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Not only is the Chemex easy on the eyes, it also produces a delicious cup. This iconic brew method was designed in 1941 and has made appearances in the MOMA design collection, many countertops across the world, and the hit sitcom Friends. What sets the Chemex apart is its delicate, tea-like flavor.

What you will need:

Chemex + Filter

24g ground coffee

200 degree water (just off the boil)

Scale

12oz or larger mug (or brewing carafe)

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Chemex filters are folded into four layers, to start brewing open up the filter so that three layers are facing the spout and one layer is facing the back. This should create a conical shape that sits flush with the walls.

Next weigh out 24 grams of coffee. Since the filter used is slightly thicker than other pour over methods the grind of the coffee is going to be more on the side of coarsely ground sea salt.

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Once your filter is properly opened and placed in the Chemex pour hot water over it; this rinses out the paper taste and also preheats the vessel. After pouring out the water dump the grounds into the filter and set the Chemex on a scale. Zero it out and you are ready to get pouring!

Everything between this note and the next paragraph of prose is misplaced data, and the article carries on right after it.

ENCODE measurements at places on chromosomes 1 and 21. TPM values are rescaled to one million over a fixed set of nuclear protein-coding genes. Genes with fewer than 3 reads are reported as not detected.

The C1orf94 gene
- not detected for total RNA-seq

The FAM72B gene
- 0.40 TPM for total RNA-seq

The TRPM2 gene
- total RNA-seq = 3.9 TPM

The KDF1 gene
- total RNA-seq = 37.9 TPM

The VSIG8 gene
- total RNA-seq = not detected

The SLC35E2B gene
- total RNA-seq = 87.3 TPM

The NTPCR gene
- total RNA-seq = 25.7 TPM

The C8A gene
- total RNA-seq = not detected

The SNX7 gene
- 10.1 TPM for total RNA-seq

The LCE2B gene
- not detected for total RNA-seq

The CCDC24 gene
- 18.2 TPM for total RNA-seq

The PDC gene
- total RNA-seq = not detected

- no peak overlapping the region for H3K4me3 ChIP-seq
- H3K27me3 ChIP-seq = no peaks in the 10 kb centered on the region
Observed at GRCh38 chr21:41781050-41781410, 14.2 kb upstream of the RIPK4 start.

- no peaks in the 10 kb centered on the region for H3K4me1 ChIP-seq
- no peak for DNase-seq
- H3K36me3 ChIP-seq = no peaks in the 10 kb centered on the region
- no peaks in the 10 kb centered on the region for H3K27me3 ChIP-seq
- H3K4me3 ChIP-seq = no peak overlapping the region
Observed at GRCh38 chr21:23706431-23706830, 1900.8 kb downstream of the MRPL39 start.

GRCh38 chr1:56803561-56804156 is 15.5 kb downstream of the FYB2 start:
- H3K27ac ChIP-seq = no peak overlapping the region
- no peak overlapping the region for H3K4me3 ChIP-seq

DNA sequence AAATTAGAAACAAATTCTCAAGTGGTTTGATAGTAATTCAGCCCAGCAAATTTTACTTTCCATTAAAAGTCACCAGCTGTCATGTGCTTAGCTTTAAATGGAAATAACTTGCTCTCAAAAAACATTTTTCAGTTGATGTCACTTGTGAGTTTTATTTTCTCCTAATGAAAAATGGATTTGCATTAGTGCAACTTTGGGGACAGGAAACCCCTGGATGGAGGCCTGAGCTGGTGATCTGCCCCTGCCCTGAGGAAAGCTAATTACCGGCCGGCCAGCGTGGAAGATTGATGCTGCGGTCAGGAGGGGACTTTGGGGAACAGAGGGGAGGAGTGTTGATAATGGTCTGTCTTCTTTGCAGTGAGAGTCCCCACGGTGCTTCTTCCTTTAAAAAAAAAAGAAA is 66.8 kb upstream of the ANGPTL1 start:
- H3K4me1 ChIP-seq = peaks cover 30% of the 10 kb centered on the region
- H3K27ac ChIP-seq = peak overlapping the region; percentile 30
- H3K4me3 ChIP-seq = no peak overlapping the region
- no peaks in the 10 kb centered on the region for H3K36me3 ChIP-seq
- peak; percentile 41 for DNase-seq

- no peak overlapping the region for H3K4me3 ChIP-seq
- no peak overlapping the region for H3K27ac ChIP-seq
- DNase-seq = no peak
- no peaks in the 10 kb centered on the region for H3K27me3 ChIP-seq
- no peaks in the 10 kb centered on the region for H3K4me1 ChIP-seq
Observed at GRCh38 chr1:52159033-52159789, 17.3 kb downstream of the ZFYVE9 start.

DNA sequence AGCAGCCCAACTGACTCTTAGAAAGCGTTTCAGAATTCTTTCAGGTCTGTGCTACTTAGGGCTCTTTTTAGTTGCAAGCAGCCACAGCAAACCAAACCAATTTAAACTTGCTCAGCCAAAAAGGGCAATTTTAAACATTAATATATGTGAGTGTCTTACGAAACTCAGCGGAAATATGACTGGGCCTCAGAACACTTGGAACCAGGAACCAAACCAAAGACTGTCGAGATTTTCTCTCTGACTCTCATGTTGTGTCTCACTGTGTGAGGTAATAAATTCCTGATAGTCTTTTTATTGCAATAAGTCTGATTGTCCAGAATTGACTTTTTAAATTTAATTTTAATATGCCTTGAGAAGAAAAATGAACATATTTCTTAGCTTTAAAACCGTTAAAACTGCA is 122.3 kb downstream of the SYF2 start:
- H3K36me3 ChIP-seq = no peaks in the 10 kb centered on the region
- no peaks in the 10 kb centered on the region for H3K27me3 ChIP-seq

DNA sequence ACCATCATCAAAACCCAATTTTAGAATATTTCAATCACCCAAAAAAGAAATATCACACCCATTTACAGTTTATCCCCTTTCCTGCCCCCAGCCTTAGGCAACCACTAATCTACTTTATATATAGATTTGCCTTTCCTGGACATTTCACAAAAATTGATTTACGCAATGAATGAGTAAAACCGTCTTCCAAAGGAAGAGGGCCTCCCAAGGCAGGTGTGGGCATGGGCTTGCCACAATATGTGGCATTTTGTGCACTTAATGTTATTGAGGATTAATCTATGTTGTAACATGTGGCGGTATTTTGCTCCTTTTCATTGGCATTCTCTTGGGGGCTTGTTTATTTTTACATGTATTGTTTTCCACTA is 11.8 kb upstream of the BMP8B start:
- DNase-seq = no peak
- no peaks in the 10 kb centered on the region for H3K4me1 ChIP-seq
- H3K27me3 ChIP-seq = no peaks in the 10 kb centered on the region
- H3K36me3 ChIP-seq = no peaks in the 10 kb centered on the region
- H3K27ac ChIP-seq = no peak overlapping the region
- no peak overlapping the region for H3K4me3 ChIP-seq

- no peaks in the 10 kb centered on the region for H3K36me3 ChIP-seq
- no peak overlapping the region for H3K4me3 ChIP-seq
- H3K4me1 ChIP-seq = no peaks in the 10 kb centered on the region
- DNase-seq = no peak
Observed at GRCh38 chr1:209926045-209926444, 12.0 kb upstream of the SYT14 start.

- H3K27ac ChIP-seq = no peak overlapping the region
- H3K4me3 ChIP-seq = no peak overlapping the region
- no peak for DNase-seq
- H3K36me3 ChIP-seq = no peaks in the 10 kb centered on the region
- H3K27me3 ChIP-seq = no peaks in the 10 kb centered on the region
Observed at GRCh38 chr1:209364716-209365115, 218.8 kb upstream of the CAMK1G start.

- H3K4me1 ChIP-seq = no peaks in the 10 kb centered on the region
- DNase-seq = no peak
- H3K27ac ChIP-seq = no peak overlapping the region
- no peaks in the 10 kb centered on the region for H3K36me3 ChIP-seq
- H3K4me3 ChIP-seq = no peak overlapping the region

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Start by using just enough water to saturate the coffee, about 50 grams if you are using the above measurements, and let it set for about 30-45 seconds. This is called the bloom. Blooming allows the grounds to release CO2 which is where most of the flavors found in coffee come from. It is also a good indicator of freshness. The longer the beans sit, the more CO2 is released naturally, so stale beans won’t release much gas. The bigger the bloom, the more fresh and flavorful your cup is going to be.

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After allowing your coffee to bloom start to pour. For the Chemex you want to pour in a circular motion over the grounds until the slurry has risen about half way up the cone. Allow the water to drain through the grounds almost completely before adding more. Whenever you are ready to add more water start pouring in the center and spiral out, taking care not to pour directly onto the paper. The trick is to time your pouring so you that finish around the two and a half minute mark resulting in a three minute total brew time. Remove the filter, give your coffee a good swirl, and you are ready to serve!

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Pro Tip: you know your pour technique and grind size is on point if the grounds are stuck to the filter walls after all the water has drained out. If all the grounds have fallen to the middle try pouring in a smaller spiral away from the walls or going slightly finer with your grind.

 

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